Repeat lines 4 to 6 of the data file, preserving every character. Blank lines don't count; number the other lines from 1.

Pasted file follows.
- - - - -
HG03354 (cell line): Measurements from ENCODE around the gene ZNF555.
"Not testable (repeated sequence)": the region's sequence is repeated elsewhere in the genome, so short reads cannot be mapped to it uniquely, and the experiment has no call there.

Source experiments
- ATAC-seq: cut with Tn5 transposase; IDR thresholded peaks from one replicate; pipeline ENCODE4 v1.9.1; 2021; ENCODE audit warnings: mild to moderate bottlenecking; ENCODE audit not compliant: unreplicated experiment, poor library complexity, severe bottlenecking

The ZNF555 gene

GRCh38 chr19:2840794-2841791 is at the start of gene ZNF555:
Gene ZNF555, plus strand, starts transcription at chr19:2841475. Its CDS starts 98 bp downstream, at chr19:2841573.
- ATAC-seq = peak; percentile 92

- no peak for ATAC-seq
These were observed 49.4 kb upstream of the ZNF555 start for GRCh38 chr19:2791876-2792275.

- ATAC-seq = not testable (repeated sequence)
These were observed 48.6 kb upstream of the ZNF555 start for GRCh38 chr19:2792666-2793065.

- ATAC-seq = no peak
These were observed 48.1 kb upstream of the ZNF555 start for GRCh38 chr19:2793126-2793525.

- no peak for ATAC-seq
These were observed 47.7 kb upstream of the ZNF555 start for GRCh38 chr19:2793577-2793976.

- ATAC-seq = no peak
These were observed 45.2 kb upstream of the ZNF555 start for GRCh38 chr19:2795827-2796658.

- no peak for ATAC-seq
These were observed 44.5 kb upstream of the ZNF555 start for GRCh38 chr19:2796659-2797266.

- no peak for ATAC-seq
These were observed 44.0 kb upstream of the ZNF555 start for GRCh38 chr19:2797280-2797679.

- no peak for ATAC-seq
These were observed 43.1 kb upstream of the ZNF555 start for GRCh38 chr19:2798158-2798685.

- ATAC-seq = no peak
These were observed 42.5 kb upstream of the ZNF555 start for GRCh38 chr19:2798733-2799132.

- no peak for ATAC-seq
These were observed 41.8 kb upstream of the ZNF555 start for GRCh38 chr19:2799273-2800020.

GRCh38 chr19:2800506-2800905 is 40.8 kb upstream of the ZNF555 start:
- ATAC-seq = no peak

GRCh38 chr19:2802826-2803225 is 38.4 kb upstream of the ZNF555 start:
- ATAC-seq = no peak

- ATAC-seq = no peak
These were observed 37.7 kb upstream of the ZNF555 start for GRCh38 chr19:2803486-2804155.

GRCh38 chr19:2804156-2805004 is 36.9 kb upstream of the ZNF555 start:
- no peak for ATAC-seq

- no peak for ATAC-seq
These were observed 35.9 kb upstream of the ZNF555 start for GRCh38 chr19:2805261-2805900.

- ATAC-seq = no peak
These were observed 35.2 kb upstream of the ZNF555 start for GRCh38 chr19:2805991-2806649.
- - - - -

- ATAC-seq: cut with Tn5 transposase; IDR thresholded peaks from one replicate; pipeline ENCODE4 v1.9.1; 2021; ENCODE audit warnings: mild to moderate bottlenecking; ENCODE audit not compliant: unreplicated experiment, poor library complexity, severe bottlenecking

The ZNF555 gene

GRCh38 chr19:2840794-2841791 is at the start of gene ZNF555: